Of course, you can flavor it naturally with fresh fruit and herbs, but water in its pure and plain state is sufficient for replenishing lost fluids and waking you up. Cold water is also particularly helpful for boosting alertness and mental clarity, as the cold temperature and hydrating nature of water will together work to enhance cognitive thinking and focus, while clearing away any remaining mental cloudiness and physical drowsiness as well.
According to registered dietitian nutritionist Ginger Hultin, MS, RDN, CSO, author of Anti-Inflammatory Diet Meal Prep and How to Eat to Beat Disease Cookbook, you should drink a glass of cold water first thing in the morning, and save any warm beverages for later.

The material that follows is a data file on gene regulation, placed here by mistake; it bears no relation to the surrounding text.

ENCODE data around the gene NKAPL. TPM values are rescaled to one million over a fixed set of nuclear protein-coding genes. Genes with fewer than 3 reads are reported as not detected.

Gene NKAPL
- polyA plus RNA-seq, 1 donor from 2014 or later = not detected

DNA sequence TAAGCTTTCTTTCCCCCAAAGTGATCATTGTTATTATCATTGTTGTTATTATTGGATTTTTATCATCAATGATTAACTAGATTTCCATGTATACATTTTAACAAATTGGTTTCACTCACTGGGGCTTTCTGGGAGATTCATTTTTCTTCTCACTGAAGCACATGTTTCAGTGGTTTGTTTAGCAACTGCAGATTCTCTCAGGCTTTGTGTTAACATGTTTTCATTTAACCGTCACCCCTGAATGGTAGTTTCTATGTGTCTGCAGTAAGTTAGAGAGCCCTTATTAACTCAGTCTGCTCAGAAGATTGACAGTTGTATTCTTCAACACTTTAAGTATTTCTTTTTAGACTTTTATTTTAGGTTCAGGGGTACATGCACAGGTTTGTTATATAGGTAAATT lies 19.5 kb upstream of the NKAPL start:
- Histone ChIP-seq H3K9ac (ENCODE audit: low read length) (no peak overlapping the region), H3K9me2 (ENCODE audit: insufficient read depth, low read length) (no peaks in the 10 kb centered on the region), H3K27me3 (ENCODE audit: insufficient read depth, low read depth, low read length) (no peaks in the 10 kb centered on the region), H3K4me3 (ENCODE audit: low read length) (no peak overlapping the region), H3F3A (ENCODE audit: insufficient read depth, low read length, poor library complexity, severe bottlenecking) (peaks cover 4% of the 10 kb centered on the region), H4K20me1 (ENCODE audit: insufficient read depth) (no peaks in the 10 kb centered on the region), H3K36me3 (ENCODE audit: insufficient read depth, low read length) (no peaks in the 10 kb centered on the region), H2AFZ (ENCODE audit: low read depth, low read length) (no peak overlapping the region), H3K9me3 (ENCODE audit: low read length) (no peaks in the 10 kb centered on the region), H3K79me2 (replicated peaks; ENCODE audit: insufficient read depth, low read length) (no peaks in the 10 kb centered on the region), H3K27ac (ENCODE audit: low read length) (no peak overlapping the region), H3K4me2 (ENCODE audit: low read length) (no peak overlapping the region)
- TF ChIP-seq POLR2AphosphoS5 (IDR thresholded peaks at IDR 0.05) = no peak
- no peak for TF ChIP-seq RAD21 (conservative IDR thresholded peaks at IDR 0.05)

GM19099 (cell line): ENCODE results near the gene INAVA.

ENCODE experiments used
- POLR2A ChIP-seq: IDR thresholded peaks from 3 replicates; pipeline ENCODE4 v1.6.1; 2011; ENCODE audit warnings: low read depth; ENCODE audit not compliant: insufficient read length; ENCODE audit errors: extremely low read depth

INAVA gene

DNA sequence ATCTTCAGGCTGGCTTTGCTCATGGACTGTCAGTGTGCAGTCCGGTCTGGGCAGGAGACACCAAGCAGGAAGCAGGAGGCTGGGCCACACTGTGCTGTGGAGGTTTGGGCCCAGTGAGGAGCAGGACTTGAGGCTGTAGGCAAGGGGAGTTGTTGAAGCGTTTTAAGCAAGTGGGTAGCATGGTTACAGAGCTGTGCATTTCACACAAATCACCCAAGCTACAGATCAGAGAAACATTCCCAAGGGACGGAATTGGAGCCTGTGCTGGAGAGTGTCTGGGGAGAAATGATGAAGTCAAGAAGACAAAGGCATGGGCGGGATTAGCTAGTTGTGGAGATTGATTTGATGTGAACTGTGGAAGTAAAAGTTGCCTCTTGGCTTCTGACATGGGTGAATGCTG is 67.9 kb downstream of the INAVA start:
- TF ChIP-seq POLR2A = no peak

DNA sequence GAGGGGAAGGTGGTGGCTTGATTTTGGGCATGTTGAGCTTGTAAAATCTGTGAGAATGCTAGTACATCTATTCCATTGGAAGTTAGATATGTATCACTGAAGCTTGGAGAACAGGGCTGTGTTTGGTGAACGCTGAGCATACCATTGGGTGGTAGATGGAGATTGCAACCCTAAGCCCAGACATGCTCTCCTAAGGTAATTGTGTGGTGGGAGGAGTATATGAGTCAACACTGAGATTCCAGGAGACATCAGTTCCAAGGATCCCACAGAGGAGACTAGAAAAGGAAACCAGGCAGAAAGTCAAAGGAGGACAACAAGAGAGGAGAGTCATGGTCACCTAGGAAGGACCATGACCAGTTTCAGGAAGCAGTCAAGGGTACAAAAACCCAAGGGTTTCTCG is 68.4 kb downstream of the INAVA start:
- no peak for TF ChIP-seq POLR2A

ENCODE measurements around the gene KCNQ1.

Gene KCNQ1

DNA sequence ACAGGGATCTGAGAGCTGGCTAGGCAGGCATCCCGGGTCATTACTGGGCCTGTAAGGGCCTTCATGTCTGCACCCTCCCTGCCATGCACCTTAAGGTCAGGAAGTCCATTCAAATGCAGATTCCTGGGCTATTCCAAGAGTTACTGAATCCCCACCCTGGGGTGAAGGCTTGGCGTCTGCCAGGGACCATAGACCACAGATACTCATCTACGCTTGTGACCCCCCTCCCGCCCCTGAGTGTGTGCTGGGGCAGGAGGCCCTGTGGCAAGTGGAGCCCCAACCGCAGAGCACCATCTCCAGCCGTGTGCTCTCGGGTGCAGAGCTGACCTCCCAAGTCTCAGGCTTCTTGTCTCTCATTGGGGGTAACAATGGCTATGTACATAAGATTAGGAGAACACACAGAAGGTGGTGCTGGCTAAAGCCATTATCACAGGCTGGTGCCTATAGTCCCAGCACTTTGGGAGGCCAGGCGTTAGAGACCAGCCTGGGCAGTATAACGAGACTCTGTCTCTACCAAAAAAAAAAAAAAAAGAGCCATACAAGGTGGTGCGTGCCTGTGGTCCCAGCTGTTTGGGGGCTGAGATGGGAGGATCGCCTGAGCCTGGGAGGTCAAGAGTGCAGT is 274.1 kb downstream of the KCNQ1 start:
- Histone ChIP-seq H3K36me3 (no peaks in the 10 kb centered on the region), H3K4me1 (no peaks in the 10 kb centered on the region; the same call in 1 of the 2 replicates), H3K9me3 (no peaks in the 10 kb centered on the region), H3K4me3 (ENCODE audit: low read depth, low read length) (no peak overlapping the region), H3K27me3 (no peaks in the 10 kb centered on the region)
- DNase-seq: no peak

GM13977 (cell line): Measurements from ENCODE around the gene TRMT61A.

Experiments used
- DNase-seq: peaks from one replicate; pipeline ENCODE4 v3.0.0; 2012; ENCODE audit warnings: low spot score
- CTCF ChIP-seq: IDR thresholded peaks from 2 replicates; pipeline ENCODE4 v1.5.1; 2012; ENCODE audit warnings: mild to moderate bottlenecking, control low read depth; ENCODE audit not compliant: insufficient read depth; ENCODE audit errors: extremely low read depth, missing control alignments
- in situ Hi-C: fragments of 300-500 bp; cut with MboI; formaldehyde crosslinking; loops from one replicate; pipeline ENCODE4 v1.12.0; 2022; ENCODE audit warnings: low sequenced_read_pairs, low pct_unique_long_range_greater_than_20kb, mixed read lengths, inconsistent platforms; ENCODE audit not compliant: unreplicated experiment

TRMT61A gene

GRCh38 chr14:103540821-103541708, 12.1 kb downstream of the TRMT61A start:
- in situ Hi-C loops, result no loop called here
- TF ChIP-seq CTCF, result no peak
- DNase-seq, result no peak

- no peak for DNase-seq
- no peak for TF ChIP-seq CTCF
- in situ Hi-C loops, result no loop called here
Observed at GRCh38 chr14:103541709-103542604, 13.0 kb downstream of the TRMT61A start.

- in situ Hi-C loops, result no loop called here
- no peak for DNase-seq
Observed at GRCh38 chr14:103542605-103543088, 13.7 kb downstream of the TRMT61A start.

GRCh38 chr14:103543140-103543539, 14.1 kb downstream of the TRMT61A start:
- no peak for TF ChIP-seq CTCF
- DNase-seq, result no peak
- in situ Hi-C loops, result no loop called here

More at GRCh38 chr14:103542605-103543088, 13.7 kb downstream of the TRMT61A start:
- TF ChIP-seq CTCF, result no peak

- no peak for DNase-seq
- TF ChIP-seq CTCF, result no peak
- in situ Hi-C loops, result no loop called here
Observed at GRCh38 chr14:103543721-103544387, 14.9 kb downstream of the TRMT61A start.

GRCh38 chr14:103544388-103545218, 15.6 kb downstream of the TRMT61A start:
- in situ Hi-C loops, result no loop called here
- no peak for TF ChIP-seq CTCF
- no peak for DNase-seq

“I suggest drinking water right away, and then moving to a hot beverage — one with antioxidants, like green tea or black coffee — which can be pleasantly stimulating when enjoyed throughout the morning as you're getting ready,” Hultin says.
Water's too Bland for You? Try These Options.
If water is too bland for you, try adding fruit, vegetables, and herbs, all of which naturally enhance the flavor and even offer additional health benefits to improve energy, concentration, and focus, for a more productive and happier day, too.
“Water is the easiest and healthiest way to hydrate, and you can prepare it in a way that you really look forward to, such as with the addition of fresh mint or cucumber for a vibrant scent and flavor that’s perfectly fitting for the morning,” Hultin says.
Warm Lemon Water
Best suggests drinking lemon water, which is a great option that’s often touted for its health properties that cleanse the body, focus and brighten the mind, and improve bladder health.